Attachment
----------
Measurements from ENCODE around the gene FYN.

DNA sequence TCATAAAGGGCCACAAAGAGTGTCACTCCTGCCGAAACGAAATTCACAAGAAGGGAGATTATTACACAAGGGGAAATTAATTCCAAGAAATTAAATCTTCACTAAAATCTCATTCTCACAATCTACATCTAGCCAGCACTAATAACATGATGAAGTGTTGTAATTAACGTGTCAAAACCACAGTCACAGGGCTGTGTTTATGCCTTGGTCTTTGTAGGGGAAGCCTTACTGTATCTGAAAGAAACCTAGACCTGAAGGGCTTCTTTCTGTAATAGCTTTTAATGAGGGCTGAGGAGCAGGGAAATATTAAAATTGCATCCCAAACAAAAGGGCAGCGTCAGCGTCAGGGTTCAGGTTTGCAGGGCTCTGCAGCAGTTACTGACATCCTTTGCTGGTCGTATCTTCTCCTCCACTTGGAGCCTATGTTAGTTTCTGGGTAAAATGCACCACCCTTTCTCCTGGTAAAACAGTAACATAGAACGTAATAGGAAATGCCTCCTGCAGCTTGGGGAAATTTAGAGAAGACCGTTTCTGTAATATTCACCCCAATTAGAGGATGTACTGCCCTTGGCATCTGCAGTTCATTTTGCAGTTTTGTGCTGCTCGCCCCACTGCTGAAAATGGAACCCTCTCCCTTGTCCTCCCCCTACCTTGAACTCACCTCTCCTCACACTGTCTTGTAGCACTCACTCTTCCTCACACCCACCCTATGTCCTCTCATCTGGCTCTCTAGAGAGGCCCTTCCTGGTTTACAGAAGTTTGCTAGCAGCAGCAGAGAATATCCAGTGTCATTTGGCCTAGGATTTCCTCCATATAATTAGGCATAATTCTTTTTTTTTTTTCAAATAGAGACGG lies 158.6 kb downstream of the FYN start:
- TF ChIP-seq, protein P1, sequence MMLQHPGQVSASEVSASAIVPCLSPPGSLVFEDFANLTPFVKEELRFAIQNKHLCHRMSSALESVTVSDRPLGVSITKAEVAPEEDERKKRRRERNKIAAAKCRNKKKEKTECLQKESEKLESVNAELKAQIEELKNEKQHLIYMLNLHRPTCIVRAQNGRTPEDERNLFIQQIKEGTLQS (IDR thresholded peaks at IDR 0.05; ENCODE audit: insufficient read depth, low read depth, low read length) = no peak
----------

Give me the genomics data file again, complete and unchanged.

Measurements from ENCODE around the gene FYN.

DNA sequence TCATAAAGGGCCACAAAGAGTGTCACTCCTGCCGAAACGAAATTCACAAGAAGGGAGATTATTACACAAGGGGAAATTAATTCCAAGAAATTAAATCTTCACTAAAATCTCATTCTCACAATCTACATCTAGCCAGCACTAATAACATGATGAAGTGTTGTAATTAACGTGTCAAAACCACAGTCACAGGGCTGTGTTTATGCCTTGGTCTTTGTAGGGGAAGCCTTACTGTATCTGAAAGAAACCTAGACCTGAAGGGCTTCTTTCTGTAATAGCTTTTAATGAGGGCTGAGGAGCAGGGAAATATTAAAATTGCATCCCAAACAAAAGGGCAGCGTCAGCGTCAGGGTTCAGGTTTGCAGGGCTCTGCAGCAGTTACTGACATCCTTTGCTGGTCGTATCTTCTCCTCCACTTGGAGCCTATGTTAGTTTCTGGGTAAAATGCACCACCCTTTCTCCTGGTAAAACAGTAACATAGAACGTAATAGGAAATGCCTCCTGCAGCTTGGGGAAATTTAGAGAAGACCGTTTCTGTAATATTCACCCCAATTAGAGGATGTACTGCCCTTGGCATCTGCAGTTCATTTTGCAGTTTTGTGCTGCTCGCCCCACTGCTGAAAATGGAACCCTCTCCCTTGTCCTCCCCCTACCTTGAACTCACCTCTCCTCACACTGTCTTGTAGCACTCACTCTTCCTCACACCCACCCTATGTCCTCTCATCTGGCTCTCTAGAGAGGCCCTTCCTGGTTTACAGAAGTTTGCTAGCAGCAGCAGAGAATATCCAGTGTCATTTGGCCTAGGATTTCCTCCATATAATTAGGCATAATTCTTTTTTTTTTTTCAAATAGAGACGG lies 158.6 kb downstream of the FYN start:
- TF ChIP-seq, protein P1, sequence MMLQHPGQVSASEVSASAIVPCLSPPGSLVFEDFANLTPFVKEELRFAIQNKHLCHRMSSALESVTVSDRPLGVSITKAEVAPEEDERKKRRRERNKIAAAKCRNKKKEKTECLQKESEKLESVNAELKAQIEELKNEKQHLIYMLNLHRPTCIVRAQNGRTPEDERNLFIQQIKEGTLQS (IDR thresholded peaks at IDR 0.05; ENCODE audit: insufficient read depth, low read depth, low read length) = no peak